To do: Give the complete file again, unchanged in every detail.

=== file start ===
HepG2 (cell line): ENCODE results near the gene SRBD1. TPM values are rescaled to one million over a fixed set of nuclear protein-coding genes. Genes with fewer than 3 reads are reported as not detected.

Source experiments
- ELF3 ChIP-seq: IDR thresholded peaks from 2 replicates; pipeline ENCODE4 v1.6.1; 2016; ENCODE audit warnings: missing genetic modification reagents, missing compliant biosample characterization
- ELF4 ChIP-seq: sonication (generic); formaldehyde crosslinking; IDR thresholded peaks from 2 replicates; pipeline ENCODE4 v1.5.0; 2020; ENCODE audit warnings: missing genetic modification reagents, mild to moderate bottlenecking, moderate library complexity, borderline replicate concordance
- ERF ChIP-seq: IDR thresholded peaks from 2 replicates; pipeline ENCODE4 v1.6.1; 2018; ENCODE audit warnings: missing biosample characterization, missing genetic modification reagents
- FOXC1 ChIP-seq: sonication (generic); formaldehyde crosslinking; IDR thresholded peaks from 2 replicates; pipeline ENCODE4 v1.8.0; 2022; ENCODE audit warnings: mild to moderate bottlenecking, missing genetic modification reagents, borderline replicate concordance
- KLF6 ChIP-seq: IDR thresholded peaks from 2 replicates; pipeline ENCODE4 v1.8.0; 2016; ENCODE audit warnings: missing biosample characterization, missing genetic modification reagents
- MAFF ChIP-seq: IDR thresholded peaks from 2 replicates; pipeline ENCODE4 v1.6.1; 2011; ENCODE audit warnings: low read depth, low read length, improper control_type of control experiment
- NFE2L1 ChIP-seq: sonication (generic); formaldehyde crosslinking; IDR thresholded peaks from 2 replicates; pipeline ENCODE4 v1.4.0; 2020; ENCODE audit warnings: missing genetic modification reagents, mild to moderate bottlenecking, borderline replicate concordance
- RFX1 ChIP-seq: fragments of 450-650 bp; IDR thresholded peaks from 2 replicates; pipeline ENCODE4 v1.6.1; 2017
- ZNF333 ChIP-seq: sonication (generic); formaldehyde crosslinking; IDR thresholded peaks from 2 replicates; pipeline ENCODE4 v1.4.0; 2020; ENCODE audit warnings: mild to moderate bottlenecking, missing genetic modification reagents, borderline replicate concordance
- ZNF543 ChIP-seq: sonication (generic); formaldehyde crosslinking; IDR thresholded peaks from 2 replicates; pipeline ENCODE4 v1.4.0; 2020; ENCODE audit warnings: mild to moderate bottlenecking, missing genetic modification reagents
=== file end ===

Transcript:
HepG2 (cell line): ENCODE results near the gene SRBD1. TPM values are rescaled to one million over a fixed set of nuclear protein-coding genes. Genes with fewer than 3 reads are reported as not detected.

Source experiments
- ELF3 ChIP-seq: IDR thresholded peaks from 2 replicates; pipeline ENCODE4 v1.6.1; 2016; ENCODE audit warnings: missing genetic modification reagents, missing compliant biosample characterization
- ELF4 ChIP-seq: sonication (generic); formaldehyde crosslinking; IDR thresholded peaks from 2 replicates; pipeline ENCODE4 v1.5.0; 2020; ENCODE audit warnings: missing genetic modification reagents, mild to moderate bottlenecking, moderate library complexity, borderline replicate concordance
- ERF ChIP-seq: IDR thresholded peaks from 2 replicates; pipeline ENCODE4 v1.6.1; 2018; ENCODE audit warnings: missing biosample characterization, missing genetic modification reagents
- FOXC1 ChIP-seq: sonication (generic); formaldehyde crosslinking; IDR thresholded peaks from 2 replicates; pipeline ENCODE4 v1.8.0; 2022; ENCODE audit warnings: mild to moderate bottlenecking, missing genetic modification reagents, borderline replicate concordance
- KLF6 ChIP-seq: IDR thresholded peaks from 2 replicates; pipeline ENCODE4 v1.8.0; 2016; ENCODE audit warnings: missing biosample characterization, missing genetic modification reagents
- MAFF ChIP-seq: IDR thresholded peaks from 2 replicates; pipeline ENCODE4 v1.6.1; 2011; ENCODE audit warnings: low read depth, low read length, improper control_type of control experiment
- NFE2L1 ChIP-seq: sonication (generic); formaldehyde crosslinking; IDR thresholded peaks from 2 replicates; pipeline ENCODE4 v1.4.0; 2020; ENCODE audit warnings: missing genetic modification reagents, mild to moderate bottlenecking, borderline replicate concordance
- RFX1 ChIP-seq: fragments of 450-650 bp; IDR thresholded peaks from 2 replicates; pipeline ENCODE4 v1.6.1; 2017
- ZNF333 ChIP-seq: sonication (generic); formaldehyde crosslinking; IDR thresholded peaks from 2 replicates; pipeline ENCODE4 v1.4.0; 2020; ENCODE audit warnings: mild to moderate bottlenecking, missing genetic modification reagents, borderline replicate concordance
- ZNF543 ChIP-seq: sonication (generic); formaldehyde crosslinking; IDR thresholded peaks from 2 replicates; pipeline ENCODE4 v1.4.0; 2020; ENCODE audit warnings: mild to moderate bottlenecking, missing genetic modification reagents